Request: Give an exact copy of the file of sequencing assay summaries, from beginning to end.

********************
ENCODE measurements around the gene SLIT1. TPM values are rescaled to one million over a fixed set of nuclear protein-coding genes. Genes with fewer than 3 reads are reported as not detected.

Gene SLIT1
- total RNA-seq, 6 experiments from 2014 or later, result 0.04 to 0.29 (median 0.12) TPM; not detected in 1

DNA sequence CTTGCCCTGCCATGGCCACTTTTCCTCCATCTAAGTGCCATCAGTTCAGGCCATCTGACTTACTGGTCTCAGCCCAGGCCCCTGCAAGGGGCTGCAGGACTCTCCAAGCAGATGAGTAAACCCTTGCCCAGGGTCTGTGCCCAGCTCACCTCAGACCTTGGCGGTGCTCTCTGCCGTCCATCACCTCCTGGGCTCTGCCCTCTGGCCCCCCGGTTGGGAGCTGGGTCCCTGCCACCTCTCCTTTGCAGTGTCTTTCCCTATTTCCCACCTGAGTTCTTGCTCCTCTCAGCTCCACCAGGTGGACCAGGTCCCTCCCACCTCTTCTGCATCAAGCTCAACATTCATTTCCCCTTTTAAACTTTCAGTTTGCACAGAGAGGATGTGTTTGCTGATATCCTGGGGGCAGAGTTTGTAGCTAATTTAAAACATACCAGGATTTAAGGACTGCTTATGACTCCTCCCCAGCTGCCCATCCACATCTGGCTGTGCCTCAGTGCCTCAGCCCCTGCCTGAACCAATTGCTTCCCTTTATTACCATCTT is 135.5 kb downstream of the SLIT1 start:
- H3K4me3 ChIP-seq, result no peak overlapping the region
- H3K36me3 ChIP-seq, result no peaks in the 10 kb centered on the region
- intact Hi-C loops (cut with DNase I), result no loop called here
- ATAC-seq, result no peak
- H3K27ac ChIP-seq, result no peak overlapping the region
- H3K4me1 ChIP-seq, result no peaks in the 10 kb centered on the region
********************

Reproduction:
ENCODE measurements around the gene SLIT1. TPM values are rescaled to one million over a fixed set of nuclear protein-coding genes. Genes with fewer than 3 reads are reported as not detected.

Gene SLIT1
- total RNA-seq, 6 experiments from 2014 or later, result 0.04 to 0.29 (median 0.12) TPM; not detected in 1

DNA sequence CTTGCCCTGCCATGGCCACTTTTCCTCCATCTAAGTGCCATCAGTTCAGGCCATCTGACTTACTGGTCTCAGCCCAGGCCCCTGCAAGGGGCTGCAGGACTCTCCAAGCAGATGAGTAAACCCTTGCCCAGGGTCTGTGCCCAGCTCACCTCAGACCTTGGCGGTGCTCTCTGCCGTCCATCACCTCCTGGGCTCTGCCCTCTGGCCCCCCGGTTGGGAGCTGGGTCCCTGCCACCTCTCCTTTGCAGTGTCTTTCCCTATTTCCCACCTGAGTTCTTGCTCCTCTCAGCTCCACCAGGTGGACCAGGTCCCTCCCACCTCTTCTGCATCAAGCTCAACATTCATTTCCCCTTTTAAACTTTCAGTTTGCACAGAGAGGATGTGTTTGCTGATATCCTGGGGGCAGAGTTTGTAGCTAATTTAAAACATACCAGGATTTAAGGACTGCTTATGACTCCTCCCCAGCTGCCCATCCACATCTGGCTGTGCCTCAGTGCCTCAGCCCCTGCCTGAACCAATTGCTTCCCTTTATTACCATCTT is 135.5 kb downstream of the SLIT1 start:
- H3K4me3 ChIP-seq, result no peak overlapping the region
- H3K36me3 ChIP-seq, result no peaks in the 10 kb centered on the region
- intact Hi-C loops (cut with DNase I), result no loop called here
- ATAC-seq, result no peak
- H3K27ac ChIP-seq, result no peak overlapping the region
- H3K4me1 ChIP-seq, result no peaks in the 10 kb centered on the region